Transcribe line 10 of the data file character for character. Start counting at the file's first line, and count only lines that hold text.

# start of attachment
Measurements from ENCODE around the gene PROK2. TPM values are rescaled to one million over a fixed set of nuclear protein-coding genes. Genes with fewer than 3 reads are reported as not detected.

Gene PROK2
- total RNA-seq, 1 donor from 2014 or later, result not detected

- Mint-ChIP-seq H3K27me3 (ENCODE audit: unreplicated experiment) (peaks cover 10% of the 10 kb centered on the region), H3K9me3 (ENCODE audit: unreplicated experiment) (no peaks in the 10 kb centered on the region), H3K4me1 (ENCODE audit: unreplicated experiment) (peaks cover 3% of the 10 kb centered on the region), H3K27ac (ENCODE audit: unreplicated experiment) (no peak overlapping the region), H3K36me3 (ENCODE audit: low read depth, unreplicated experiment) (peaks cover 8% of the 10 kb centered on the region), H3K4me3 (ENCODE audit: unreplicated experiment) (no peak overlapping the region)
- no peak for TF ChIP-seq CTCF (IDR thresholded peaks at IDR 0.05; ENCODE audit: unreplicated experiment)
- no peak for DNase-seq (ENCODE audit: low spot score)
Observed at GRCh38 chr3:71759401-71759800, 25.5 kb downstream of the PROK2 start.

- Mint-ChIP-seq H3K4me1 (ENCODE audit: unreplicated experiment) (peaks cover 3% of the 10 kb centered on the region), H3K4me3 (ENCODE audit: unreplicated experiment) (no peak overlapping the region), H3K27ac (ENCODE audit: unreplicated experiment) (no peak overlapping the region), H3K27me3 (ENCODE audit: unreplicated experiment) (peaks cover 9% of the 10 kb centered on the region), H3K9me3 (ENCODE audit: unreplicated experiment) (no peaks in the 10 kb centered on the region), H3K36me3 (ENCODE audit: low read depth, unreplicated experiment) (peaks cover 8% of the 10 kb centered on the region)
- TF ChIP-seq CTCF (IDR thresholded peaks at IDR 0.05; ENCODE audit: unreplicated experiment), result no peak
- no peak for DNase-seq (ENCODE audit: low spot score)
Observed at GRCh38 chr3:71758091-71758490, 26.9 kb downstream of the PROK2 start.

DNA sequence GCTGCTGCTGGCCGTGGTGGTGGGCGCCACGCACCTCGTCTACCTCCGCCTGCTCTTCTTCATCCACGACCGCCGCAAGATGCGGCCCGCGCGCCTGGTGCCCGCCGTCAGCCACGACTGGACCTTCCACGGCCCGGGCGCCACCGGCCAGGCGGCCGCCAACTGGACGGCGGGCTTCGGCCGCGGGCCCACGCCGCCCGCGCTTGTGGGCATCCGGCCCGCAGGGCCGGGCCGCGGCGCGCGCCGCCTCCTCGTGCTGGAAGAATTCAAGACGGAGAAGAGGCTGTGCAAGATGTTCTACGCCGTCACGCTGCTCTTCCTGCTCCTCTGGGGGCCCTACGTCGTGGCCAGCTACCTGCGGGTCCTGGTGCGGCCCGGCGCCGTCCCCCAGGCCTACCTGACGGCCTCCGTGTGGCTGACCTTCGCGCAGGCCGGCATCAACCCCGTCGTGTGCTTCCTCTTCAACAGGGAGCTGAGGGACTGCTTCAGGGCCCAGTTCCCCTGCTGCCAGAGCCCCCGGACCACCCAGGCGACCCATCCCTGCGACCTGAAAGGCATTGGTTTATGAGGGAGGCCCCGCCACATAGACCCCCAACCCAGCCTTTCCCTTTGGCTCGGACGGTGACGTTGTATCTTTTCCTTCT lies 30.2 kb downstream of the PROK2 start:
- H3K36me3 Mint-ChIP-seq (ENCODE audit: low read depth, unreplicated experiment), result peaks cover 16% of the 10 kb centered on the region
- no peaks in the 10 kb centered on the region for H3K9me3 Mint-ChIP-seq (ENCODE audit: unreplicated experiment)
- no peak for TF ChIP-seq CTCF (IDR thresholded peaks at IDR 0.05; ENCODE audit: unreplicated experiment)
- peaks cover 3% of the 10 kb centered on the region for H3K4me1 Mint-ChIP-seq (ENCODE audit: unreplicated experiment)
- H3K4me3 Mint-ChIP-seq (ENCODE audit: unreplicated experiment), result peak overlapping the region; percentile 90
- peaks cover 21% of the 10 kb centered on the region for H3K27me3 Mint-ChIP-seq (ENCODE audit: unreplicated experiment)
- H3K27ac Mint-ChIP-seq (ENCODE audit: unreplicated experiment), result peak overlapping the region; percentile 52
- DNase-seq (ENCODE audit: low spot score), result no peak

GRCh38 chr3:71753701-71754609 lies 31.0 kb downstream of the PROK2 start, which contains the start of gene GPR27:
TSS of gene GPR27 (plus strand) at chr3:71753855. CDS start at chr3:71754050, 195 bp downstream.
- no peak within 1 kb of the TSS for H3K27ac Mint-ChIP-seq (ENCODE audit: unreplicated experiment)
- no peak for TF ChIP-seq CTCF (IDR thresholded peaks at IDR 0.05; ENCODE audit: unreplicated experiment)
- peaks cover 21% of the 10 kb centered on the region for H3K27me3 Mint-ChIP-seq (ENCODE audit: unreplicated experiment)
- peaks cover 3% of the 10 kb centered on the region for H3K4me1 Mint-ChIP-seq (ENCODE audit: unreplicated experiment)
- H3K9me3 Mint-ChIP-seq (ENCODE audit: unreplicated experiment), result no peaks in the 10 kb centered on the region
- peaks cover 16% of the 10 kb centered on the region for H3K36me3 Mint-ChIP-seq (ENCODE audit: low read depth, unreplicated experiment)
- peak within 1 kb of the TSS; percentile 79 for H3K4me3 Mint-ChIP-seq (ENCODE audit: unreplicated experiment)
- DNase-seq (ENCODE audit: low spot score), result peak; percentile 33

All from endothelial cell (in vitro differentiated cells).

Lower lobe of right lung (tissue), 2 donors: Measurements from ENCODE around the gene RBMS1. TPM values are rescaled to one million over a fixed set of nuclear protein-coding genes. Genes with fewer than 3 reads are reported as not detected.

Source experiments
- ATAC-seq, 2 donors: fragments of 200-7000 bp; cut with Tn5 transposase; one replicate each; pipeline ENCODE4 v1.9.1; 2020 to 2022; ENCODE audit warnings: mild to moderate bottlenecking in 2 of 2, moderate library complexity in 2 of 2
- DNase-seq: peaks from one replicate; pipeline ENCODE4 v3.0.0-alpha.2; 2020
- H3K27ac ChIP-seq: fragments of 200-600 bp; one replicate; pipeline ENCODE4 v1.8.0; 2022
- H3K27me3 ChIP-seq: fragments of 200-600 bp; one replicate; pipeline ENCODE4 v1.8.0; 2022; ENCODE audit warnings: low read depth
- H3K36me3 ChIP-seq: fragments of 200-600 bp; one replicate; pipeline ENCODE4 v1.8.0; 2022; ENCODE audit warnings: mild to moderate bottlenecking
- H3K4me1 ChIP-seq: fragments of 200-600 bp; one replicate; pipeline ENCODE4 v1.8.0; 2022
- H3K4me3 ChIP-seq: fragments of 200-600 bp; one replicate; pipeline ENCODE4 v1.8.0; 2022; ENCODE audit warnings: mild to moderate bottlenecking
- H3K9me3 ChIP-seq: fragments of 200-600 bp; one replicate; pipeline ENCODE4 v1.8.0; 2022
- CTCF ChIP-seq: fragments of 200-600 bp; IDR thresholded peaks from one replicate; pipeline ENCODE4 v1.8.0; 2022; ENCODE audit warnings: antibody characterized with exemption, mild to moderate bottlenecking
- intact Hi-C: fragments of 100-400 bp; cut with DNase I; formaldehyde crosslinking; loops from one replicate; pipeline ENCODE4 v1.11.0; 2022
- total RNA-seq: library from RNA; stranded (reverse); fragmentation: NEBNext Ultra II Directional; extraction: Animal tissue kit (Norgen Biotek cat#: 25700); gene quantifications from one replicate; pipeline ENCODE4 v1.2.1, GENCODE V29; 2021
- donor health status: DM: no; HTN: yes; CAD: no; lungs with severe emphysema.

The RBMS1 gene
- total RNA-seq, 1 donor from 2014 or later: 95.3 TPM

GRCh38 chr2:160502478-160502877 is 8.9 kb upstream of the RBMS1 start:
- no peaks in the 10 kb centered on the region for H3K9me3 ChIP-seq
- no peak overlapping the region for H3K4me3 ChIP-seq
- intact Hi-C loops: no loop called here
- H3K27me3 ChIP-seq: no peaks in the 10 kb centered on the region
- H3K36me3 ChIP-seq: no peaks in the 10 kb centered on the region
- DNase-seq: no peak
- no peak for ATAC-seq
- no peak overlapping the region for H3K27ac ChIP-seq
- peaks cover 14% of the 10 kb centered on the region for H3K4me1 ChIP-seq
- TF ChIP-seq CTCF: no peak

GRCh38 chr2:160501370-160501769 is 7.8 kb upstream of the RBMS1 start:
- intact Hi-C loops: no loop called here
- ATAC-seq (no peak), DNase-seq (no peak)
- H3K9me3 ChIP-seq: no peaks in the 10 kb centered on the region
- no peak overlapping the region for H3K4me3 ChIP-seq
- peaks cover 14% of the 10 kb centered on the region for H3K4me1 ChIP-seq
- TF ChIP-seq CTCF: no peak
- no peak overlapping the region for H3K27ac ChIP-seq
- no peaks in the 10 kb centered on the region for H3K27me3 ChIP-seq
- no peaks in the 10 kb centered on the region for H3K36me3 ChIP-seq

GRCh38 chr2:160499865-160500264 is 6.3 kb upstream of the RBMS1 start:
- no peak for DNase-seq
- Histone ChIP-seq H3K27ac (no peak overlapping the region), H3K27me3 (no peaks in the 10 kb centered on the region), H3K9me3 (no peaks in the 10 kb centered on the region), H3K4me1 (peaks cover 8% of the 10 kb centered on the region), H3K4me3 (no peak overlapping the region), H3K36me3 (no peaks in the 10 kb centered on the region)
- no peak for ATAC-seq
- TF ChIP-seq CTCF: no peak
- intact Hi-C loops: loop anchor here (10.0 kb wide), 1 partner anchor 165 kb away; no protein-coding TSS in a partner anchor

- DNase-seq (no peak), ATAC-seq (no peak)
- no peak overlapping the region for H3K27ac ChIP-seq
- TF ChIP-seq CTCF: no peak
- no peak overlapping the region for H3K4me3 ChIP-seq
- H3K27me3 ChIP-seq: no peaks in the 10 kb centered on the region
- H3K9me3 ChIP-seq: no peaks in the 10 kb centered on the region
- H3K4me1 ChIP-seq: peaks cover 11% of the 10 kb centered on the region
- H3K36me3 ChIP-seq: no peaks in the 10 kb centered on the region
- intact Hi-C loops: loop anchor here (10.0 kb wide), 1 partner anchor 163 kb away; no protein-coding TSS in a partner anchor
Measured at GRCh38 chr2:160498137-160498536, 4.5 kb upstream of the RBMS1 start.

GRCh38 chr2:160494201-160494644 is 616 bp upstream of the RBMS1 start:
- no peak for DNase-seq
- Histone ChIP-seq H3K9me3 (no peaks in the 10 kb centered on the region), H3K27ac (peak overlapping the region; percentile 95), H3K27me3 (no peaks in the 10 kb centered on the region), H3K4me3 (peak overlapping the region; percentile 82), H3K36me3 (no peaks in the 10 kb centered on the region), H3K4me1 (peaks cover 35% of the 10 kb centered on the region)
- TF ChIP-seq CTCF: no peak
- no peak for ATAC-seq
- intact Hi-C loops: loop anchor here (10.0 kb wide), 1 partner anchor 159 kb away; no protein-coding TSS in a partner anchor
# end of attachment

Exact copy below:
- no peak for DNase-seq (ENCODE audit: low spot score)